Chat with us, powered by LiveChat The purpose of these recap discussion boards is to create dialogue and analytical discourse about the material covered in the chapter. In answering the recap discussion questions, you s - EssayAbode

The purpose of these recap discussion boards is to create dialogue and analytical discourse about the material covered in the chapter. In answering the recap discussion questions, you s

The purpose of these recap discussion boards is to create dialogue and analytical discourse about the material covered in the chapter. In answering the recap discussion questions, you should engage in meaningful discussion with your fellow classmates. Please make sure to pay close attention to the specific due dates for each discussion board. You can contact me directly if you have any questions or post your question on the 'General Questions/Concerns' discussion form on the course site. 

Due Dates: 

**Initial post due 05/20

Please respond to the following questions with at least 5-7 sentence paragraph responses per question.

**Secondary posts due 05/22

You should respond to at least two of your classmates post by the above due date. Your responses should be substantial, meaning they should be about 5-7 sentences in length and relate to your classmates post in some way. Please review the discussion board rubric on the course site for an elaboration on the grading criteria.  


What are some of the ways in which  people in the United States with fewer resources are at greater risk for poor health? Why are certain groups at a particular disadvantage? Are these patterns evident in COVID-19 data? (Please support your answer with evidence by doing some research on the disparities found in current data; please remember that gender is also important when analyzing health-outcomes)

Worth 10 Points:

Chapter Learning Objectives:

To read these particular portions of the chapter, please click on the links below and you will be taken to that section of the book. 

19.1 The Social Construction of Health

  • Define the term medical sociology
  • Understand the difference between the cultural meaning of illness, the social construction of illness, and the social construction of medical knowledge

19.2 Global Health

  • Define social epidemiology
  • Apply theories of social epidemiology to an understanding of global health issues
  • Understand the differences between high-income and low-income nations

19.3 Health in the United States

  • Understand how social epidemiology can be applied to health in the United States
  • Explain disparities of health based on gender, socioeconomic status, race, and ethnicity
  • Give an overview of mental health and disability issues in the United States
  • Explain the terms stigma and medicalization

19.4 Comparative Health and Medicine

  • Explain the different types of health care available in the United States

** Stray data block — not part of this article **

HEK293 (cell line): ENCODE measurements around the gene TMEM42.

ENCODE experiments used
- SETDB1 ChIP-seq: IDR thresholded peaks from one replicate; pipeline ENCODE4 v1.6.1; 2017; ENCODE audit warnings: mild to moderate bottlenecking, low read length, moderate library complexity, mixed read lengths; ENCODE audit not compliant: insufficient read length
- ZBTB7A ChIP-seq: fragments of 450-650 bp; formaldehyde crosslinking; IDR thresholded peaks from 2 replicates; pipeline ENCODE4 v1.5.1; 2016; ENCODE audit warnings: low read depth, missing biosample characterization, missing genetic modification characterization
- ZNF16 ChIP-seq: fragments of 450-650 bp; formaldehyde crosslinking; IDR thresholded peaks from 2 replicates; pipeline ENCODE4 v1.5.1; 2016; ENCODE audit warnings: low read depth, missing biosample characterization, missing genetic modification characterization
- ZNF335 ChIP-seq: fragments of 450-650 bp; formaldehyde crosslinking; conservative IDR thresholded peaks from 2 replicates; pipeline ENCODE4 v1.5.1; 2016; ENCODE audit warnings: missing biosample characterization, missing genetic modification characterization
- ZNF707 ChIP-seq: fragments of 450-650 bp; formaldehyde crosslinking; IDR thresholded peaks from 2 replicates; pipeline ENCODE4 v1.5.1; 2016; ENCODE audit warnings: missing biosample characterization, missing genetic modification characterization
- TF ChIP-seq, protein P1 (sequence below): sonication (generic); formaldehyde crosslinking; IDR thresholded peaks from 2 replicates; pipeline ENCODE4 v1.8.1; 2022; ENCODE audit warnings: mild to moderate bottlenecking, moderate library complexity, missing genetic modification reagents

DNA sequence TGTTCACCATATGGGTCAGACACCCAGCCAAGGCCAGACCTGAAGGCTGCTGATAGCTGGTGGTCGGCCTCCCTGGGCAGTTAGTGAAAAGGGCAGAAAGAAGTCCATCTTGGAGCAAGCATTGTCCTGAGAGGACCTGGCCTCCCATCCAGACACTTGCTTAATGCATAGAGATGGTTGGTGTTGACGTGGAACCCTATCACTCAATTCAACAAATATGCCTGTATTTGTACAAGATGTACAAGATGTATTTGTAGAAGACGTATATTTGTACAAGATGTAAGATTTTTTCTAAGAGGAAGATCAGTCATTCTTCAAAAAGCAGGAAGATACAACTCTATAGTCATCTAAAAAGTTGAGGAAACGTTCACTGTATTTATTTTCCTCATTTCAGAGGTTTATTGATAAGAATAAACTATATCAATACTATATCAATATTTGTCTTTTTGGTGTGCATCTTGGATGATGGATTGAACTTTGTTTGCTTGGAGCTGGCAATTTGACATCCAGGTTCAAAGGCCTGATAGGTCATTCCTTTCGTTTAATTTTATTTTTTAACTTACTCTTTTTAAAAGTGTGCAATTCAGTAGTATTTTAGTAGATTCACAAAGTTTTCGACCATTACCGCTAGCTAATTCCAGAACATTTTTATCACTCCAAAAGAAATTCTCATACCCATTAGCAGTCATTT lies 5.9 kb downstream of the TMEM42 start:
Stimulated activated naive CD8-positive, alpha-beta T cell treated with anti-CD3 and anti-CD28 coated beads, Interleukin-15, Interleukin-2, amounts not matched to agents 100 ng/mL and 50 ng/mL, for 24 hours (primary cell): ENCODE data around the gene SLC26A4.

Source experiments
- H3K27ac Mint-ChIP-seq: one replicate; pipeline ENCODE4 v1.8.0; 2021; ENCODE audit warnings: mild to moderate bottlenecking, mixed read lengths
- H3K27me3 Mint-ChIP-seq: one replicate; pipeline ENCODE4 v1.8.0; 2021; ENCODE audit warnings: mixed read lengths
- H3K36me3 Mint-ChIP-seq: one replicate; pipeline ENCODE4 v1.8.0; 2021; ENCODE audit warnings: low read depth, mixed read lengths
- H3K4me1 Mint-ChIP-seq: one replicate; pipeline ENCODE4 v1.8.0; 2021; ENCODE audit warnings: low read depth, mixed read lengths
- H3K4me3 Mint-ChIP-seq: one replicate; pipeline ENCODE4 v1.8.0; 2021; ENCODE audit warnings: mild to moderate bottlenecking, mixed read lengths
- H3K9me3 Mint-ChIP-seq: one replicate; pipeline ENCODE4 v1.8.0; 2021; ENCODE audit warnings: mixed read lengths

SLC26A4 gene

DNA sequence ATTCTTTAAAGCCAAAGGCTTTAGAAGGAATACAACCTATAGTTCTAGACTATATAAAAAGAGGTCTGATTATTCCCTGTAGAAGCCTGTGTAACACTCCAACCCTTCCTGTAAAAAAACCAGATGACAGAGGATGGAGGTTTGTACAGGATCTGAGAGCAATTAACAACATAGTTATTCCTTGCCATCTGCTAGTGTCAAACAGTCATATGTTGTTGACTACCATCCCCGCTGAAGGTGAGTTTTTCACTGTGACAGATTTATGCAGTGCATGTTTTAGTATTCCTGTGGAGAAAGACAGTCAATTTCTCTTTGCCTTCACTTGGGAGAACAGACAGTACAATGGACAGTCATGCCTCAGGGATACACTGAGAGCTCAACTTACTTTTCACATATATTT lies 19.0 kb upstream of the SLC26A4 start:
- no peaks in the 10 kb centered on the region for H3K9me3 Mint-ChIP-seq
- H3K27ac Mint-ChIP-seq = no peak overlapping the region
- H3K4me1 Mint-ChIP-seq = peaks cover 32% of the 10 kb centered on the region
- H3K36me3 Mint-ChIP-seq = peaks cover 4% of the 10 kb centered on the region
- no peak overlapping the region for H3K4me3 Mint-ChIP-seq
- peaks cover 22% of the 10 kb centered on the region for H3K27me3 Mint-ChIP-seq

• Compare the health care system of the United States with that of other countries

19.5 Theoretical Perspectives on Health and Medicine

  • Apply functionalist, conflict theorist, and interactionist perspectives to health issues


For this week, you should review each section in the chapter reading and complete your chapter recap assignment and/or discussion board. You should also review all supplemental readings and/or videos that are provided for you in the module. Please remember that your responses for the chapter recap assignment should be approximately 5 to 7 sentences in length per question set (not individual questions). You should only upload word or pdf files (please DO NOT upload .pages files). Additionally, your discussion board responses are due on Friday (initial response to the discussion prompt) and Sunday (respond to at least TWO of your classmates posts). Your posts should also be approximately 5 to 7 sentences in length per question set (not individual questions). Please let me know if you have any questions concerns about the assignments. 


Please find the assignments rubric under the 'Course Resources' module here: Link

You can also find book resources for your textbook here: Link (Links to an external site.)

I am always here to help so don't hesitate to contact me with any concerns you may have:

How To Contact Me

Happy learning!!! 

Health and Illness: A Global Perspective

Health is the state of complete physical, mental, and social well-being

Infant mortality rate: Number of babies, of every 1,000 born, who die in their first year of life

Life expectancy at birth: Number of years people in a society can expect to live

Chronic disease: An illness that has a long-term development

Race and Ethnicity: Infant mortality rate

Non-Hispanic Black 11.3

Native: 8.3

Hispanic 5

Non-Hispanic White: 4.9

Asian/Pacific Islander: 4.2

6 per 1,000

Somalia 83

Afghanistan 54

Leading causes of death in 2015:

Birth Defects

Preterm Birth

S.I.D.S. (death occur among infants less than 1 year old)

about 1,600 children die each year

Maternal pregnancy complications


Life Expectancy in US:

76 Male

81 Female


Health, United States, National Center for Health Statistics

Heart disease remains the leading cause of death, accounting for 630,000 deaths per year; 1 in every 4.

There was little progress in lowering the U.S. infant mortality rate from 2000 to 2007.

The U.S. spends more on health care per capita than any other country, and health spending continues to increase.

Problems with health in the U.S.

Unequal distribution of health care by race, ethnicity social class and gender

Region and availability of health care.

Health education in the inner city and rural areas.

The Social Organization of Health Care

Copyright © 2017 Cengage Learning. All Rights Reserved.